What can you do when you’ve got nightmare residential tenants who aren’t paying their rent? You want them out quickly, so you can find a new tenant who will pay you what he owes in full and on time.
New streamlined procedures that make it easier for landlords to use a High Court Enforcement Officer (HCEO) to evict residential tenants came into force on 23rd August 2020.
The traditional process has been to apply for an order for possession and then instruct County Court bailiffs to enforce it.
What if County Court bailiffs take too long?
The trouble is that the County Court bailiffs have backlogs and can easily take three months to enforce the order. In that time, at best you will have lost another quarter of your rental income, or at worst, had disgruntled tenants damage your property, adding to the cost and time delay before you can re-rent.
There is a belief that residential repossessions can only be enforced by the County Court bailiff, but we have an alternative that can get your tenants out within days, so you can re-let your property quickly and start earning income again.
Speed proceedings up with a transfer to the High Court
Under Section 42 of the County Courts Act 1984 there is provision for any party or for the court itself to request that the proceedings be transferred to the High Court, including proceedings for the enforcement of judgment or order as if it were a judgment or order of the High Court.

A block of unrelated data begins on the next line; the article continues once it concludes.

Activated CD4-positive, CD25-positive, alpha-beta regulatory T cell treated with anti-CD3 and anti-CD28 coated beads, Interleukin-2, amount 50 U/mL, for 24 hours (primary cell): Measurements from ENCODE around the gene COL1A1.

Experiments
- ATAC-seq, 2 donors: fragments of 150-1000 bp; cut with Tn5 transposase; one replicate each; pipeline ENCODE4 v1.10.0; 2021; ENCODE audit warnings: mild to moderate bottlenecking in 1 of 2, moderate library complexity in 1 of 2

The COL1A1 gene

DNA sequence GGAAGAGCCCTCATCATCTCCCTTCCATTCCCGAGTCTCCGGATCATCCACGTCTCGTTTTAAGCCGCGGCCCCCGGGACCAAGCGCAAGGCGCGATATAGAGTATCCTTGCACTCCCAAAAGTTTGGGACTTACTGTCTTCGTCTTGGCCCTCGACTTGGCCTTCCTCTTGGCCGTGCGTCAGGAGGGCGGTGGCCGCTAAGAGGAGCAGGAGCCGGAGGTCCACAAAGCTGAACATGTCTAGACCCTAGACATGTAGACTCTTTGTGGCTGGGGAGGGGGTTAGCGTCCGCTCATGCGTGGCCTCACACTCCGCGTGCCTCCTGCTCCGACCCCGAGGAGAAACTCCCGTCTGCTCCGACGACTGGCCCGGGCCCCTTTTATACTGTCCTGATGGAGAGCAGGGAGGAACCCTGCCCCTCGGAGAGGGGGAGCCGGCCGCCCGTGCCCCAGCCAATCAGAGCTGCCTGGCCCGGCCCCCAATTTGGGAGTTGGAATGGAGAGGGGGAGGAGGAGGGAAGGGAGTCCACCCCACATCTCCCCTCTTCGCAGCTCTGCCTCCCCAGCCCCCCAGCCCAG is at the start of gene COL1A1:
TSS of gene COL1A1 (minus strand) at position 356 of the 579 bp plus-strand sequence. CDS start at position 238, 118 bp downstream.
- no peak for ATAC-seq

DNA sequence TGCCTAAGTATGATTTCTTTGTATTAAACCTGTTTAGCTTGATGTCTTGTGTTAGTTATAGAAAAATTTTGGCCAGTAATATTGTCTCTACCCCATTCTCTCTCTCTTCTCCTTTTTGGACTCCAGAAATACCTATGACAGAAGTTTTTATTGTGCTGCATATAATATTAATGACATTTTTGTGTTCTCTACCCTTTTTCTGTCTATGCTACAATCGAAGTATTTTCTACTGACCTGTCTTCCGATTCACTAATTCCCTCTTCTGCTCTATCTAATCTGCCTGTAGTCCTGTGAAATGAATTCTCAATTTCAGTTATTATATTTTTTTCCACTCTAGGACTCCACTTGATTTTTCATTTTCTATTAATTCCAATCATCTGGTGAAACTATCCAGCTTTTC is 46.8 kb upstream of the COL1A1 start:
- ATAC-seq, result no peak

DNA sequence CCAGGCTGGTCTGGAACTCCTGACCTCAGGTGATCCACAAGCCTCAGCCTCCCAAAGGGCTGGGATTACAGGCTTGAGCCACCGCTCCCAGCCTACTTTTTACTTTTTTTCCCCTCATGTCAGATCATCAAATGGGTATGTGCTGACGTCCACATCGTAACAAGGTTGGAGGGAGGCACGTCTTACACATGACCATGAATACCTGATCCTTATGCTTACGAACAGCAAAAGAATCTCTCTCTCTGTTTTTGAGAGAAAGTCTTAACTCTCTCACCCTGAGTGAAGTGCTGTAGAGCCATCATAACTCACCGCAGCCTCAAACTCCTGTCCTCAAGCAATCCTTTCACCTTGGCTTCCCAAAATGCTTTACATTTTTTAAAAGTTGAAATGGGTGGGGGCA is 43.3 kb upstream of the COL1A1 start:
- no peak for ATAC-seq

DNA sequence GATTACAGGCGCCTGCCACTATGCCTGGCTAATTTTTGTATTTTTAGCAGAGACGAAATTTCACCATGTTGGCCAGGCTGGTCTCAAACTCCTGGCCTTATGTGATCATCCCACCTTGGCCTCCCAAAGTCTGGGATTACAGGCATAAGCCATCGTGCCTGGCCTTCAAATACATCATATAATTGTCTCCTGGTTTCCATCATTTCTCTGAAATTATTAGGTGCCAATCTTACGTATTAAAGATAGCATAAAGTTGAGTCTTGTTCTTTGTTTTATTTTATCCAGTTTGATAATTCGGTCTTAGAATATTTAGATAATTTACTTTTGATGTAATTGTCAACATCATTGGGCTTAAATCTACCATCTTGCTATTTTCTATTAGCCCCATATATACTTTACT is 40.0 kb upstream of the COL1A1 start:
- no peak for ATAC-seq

UPDATE - in February 2015 the Ministry of Justice issued guidance to make the application process easier by using Form 244.
When you make your initial application, if you have reason to believe that the County Court bailiff will take too long, you can ask the judge to allow enforcement by an HCEO. If the tenants do not leave by the date on the possession order, you can instruct an HCEO straight away.
Should you also be owed rent arrears, you can add a claim for money to the possession order, so that you do not need to apply for a separate judgment.
If you already have a possession order, you will need to apply for permission under section 42. This is done using form N244. We have found the following wording for question 3 to be effective:
“Following the possession order granted to [claimant], the tenant has not left the property by the date stipulated. The order states the right to ask the court, without further hearing, to authorise a High Court Enforcement Officer to evict the tenant. I have been advised by the court that the County Court Bailiffs will be unable to carry out the eviction before [date]. I therefore request that the Judge permit that the case be transferred without delay to High Court Enforcement Officers for enforcement purposes, as covered by Section 42 of the County Court Act 1984, to prevent further loss of rental income, which is currently over £X.”
If the possession order was awarded by virtue of Section 8 rent arrears, you can also add:
“We also request a money order enforceable by a High Court Enforcement Officer for £Y on a ‘rolling’ basis of £Z per day for use and occupation from the date of judgment to the date of possession.”
Transfer up form (N293A)
Should your request be granted under Section 42, you will also need to complete form N293A to transfer the case to the High Court for enforcement. We recommend you ask that this be sealed (i.e. approved by the court) at the same time as the application under Section 42, so that enforcement can commence without delay.